Century of the Self

I watched Adam Curtis’ 4-part series The Century of the Self (2002) and my brain went into “too much information” mode and left me overwhelmed and mind-blown. It was the moment in the Monkees’ film Head, where the band are sitting for hours in a steam bath with the Maharishi, hoping to gain some insight into the meaning of life. After hours of lecturing, the Maharashi concludes by questioning everything he’s just said. “But why should I speak?,” he asks. “For I know nothing.” The Monkees flip out. “You know nothing?!” they ask. And Davy Jones storms off in a huff.

After absorbing 240 minutes worth of footage on propaganda, PR, consumerism, and psychology, I was left with the frustrating yet oddly liberating feeling that I know nothing. When the film reveals that women’s “choice” to take up smoking in the 1920s was not actually a radical expression of equality and feminism, but a carefully constructed PR plan to get the other half of the population to cough up their cash for cigarettes, it leaves you questioning your own forms of personal expression, and begs the questions, Am I in charge of myself and my thoughts? Are my thoughts and ideas derived from some sort of PR masterplan to keep me spending? Are my interests in music, film, art, and fashion even genuine? I have no doubt that those women who took up smoking truly believed that they were being radical (as opposed to falling into a well-planned trap). Are we not falling into similar traps?

The Century of the Self frequently makes the point that our society is no longer based on what we need, but what we desire. What we need is pretty basic–food, shelter, healthcare, some clothing, shoes. What we desire is endless. And the encouragement to “dream big”–make more money, buy more things, do more–stems from a market-driven culture that can only succeed if we are slaves to our desires, with consumption as the sole way to satiate those desires. If we strictly bought what we needed, the current system would fall apart. I realize I’m not saying anything new or profound here, but what The Century of the Self awoke in me is that I know I’m being manipulated, I know that my desires may not necessarily be my “true desires,” I know there are PR firms, think-tanks, advertising and marketing agencies that are getting better and better at manipulating my emotions and desires to encourage buy ativan fast shipping further consumption, yet I continue to buy into it. I may think that my interest in vinyl, films from the ’40s, and vintage furniture makes me unconventional, but does it really matter whether I spend my money on a Justin Bieber or Ronettes records? Consuming the unconventional is still consumption. I’m just part of different “demographic” than the Justin Bieber fan, whatever that actually means when you think outside the marketing box.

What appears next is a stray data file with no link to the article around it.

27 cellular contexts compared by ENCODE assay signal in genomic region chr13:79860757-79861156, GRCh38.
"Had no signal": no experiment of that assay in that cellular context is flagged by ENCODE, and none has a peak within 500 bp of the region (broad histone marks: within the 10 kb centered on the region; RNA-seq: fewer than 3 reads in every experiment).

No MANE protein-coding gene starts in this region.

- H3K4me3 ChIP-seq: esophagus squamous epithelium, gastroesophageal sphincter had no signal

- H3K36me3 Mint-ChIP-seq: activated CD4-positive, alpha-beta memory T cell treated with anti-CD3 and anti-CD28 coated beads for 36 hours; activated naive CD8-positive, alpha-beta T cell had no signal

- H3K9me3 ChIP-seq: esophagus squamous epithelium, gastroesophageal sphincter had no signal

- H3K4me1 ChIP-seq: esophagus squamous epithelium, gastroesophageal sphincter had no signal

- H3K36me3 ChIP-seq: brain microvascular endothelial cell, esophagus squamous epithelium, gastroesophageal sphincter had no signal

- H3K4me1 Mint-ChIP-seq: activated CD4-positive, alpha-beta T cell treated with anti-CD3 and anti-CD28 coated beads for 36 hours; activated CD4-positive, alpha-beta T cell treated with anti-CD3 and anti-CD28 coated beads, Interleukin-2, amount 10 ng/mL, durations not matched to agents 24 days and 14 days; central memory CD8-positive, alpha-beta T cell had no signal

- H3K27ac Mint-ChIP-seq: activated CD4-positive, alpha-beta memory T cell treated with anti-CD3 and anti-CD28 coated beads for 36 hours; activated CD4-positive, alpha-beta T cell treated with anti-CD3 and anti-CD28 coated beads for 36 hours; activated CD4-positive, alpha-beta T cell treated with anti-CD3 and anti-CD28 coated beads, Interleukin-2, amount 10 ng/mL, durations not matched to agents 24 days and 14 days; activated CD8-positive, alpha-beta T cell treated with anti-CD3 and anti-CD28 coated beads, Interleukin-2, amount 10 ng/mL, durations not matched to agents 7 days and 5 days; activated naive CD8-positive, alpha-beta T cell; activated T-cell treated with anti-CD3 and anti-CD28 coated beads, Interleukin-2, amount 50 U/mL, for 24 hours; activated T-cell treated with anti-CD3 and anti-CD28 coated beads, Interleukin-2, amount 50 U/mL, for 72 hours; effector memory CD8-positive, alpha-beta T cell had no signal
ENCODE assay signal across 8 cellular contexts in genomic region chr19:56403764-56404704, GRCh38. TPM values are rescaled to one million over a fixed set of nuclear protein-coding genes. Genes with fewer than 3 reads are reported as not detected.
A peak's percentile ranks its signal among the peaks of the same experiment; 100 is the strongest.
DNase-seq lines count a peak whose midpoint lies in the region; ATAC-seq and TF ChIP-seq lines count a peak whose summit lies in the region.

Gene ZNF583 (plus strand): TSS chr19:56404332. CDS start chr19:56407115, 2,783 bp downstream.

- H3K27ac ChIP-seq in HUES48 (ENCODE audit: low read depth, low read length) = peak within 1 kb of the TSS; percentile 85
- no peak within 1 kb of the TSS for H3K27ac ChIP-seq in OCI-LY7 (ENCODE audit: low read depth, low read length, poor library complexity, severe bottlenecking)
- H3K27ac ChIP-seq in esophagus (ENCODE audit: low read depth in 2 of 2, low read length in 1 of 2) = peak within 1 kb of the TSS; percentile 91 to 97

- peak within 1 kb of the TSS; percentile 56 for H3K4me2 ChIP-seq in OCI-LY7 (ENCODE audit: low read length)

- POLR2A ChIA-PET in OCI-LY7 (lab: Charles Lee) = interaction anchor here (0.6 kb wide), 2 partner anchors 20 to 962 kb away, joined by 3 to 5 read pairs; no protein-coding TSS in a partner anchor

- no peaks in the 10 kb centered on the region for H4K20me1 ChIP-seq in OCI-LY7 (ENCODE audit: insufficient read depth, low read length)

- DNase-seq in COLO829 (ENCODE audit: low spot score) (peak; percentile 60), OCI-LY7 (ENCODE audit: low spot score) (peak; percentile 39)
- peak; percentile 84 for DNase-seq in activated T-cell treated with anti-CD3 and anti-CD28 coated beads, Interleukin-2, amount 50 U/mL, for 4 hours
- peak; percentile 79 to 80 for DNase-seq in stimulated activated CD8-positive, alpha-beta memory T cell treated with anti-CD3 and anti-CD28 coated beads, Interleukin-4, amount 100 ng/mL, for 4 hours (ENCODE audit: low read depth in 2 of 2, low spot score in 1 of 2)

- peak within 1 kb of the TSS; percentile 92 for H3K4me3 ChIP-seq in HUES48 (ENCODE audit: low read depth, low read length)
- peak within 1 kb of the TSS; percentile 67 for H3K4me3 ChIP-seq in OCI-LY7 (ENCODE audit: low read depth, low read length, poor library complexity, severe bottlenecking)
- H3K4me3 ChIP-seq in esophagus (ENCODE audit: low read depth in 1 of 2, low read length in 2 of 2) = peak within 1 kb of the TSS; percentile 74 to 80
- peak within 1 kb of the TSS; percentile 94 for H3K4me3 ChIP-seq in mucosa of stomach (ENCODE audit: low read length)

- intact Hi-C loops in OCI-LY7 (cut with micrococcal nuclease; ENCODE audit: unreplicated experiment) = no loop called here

I’ve been wracking my brain to think of a public figure who has managed to free themselves of a life dictated by desires, and I remembered Bill Cunningham, the 83-year-old street photographer for the New York Times. I remember watching the incredibly uplifting documentary Bill Cunningham New York, and being shocked by the apartment he had lived in for much of his life. Here was a photographer employed by the New York Times since 1978, clearly worth a hefty salary, yet he lived in a cubby-hole of an apartment, with a mattress on top of his files, few clothes, and no kitchen. The man had a place to eat and sleep, and a camera with which to take photos. That was all he needed. To have the money to spend on infinite desires yet to only desire what you really need? That is pretty much unheard of in New York City, and probably a good part of the world. It’s like someone winning the lottery and deciding that they want a smaller house!

Everyday I am reminded both directly and indirectly to strive for success, to work hard, to achieve, to do more, to buy more, to grow, to be all that I can. And I feel those desires very strongly. I’m on top of the world when I am successful and achieving, and insecure and lost when I’m not. And then I wonder, what if I could be satisfied with little financial success, no major achievements, and few desires to be fulfilled. I’d have a lot more rainy-day savings, a lot less stuff, and I would truly be sticking it to the man (and contributing to the downfall of a system that only values me if I’m consuming and achieving). But looking around at my apartment filled with records, dresses, furniture, books, knick-knacks, makeup, DVDs, shoes, CDs, and magazines, I can only conclude that I have a long way to go. 

Watch “The Century of the Self” (for free!): http://vimeo.com/20861423

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